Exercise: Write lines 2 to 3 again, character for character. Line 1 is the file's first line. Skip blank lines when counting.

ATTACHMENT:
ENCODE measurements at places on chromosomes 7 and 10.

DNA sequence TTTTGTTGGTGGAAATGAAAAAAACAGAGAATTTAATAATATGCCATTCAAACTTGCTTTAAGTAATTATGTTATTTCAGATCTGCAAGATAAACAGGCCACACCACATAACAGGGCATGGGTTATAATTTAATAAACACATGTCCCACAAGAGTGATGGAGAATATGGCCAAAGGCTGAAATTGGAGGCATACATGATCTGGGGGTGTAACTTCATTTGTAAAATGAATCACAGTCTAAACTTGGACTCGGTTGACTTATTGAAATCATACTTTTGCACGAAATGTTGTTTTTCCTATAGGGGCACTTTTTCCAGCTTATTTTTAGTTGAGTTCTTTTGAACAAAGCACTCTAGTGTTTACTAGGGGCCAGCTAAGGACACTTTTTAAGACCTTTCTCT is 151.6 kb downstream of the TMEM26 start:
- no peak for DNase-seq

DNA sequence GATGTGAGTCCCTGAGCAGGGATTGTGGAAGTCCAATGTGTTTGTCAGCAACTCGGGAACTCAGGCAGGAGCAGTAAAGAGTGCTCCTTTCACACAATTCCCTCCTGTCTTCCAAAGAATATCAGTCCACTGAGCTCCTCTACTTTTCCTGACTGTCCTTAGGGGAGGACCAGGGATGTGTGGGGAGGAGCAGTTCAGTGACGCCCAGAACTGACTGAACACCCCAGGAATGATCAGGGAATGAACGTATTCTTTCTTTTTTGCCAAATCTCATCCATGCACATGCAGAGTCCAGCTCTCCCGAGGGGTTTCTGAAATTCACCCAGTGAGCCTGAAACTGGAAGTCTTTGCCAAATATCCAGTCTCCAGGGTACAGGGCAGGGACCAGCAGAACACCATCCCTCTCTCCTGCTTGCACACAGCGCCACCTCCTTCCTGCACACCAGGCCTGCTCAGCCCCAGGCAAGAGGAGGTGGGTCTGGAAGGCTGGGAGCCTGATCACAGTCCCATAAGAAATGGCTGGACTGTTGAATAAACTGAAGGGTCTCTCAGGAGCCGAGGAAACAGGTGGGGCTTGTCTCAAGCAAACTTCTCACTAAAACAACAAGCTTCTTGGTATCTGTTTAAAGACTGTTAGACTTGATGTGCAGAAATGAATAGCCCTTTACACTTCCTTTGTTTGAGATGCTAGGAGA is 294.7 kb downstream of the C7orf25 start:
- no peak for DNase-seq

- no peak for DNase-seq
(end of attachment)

DNA sequence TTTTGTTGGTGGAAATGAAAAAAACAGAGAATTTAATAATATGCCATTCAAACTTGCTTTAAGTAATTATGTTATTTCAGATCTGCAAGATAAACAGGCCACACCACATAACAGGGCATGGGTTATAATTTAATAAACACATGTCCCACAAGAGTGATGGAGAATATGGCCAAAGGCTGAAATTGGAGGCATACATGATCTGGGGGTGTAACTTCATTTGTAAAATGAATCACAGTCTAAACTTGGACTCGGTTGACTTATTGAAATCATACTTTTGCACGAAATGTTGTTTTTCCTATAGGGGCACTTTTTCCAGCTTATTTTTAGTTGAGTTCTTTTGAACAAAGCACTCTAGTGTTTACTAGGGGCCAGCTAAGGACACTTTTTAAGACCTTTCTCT is 151.6 kb downstream of the TMEM26 start:
- no peak for DNase-seq